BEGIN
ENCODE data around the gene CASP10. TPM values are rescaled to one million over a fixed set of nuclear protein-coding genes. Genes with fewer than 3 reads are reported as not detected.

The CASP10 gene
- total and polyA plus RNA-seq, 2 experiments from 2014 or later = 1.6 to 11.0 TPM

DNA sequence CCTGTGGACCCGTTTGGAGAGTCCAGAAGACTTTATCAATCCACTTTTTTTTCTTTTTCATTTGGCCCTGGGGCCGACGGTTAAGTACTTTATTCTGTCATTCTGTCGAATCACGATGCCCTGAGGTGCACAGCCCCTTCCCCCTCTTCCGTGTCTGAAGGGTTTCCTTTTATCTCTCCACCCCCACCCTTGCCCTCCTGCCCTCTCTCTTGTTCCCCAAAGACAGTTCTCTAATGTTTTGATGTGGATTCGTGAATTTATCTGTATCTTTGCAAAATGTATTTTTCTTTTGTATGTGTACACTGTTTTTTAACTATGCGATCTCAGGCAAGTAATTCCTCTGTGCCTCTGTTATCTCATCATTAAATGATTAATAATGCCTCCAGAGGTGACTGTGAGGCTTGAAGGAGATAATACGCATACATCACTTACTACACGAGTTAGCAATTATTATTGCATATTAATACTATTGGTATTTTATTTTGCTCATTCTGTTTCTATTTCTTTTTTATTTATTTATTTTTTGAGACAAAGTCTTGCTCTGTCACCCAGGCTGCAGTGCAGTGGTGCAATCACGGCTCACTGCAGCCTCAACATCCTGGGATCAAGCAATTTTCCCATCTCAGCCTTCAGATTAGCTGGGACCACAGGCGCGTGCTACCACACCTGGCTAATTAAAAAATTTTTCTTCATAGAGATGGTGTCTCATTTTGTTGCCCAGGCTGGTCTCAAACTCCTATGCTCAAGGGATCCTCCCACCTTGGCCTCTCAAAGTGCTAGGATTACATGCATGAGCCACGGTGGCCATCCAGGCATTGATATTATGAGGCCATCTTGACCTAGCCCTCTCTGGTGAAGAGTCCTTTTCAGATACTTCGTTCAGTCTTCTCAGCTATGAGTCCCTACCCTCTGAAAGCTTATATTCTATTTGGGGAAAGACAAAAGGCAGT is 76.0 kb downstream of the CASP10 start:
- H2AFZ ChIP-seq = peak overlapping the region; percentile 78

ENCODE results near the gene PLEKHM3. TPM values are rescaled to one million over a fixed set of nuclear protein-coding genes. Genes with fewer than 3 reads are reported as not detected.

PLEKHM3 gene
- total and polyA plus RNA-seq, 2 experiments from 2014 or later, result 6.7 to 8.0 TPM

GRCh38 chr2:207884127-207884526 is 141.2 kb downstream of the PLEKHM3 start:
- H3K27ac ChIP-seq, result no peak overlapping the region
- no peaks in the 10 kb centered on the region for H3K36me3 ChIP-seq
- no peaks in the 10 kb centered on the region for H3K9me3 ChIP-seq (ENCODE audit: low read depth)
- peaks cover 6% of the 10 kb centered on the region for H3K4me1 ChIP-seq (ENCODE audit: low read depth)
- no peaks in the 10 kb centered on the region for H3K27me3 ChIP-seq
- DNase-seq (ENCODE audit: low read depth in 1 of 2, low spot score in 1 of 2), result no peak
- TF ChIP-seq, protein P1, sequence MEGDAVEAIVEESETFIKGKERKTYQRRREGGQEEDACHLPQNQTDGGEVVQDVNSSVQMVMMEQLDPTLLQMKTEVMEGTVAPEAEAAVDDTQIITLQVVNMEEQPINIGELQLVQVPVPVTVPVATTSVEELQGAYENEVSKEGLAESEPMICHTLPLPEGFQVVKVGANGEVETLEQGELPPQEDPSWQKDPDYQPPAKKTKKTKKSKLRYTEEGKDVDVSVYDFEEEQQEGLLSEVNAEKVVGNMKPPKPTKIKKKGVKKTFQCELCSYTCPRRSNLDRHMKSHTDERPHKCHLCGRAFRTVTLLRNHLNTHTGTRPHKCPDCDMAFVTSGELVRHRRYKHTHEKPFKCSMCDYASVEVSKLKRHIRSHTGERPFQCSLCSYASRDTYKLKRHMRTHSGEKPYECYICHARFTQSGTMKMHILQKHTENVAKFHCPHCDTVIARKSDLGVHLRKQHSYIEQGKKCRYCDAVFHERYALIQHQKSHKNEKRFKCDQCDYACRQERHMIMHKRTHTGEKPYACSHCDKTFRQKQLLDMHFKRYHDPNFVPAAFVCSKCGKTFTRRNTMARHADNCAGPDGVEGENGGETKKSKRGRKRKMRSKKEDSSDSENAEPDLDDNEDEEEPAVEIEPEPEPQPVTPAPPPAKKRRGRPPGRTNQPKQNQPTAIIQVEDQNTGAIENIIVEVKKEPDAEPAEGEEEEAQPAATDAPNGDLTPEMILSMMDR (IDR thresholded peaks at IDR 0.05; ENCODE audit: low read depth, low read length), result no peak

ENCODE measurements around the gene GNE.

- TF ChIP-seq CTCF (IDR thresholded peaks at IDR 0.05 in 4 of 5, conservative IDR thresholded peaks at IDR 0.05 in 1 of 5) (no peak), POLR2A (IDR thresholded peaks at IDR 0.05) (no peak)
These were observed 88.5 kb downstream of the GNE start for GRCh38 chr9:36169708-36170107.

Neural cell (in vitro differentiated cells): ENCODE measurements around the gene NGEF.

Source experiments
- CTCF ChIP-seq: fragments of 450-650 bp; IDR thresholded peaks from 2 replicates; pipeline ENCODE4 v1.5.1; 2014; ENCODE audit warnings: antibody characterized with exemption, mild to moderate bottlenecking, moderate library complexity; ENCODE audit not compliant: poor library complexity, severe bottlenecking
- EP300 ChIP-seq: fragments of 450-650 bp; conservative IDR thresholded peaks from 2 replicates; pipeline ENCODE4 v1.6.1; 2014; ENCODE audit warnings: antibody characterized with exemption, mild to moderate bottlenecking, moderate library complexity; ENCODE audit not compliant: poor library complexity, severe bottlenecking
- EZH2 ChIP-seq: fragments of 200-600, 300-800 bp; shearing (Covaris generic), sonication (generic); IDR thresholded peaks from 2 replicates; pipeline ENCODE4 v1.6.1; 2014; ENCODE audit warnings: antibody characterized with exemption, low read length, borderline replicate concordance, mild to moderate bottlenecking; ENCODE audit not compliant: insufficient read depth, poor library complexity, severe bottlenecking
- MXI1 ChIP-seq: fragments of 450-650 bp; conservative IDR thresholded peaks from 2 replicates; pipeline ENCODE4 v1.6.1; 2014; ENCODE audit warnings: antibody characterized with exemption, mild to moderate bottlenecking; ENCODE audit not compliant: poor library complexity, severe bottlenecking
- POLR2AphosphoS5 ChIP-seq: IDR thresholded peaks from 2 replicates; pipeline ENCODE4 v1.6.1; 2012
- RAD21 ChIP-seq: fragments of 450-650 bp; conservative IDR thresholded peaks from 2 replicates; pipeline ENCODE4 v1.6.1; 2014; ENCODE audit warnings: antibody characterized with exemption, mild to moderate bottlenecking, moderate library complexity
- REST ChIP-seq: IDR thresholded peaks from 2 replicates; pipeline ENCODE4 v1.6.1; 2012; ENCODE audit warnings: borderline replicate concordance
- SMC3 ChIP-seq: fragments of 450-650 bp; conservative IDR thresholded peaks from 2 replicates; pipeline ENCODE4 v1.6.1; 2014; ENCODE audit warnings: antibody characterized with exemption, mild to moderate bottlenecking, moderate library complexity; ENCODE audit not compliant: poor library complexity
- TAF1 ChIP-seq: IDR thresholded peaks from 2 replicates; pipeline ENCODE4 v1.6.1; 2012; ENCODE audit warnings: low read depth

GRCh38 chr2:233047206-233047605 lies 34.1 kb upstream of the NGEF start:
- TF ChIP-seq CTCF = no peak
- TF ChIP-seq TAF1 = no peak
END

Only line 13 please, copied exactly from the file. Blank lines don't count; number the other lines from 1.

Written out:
- peaks cover 6% of the 10 kb centered on the region for H3K4me1 ChIP-seq (ENCODE audit: low read depth)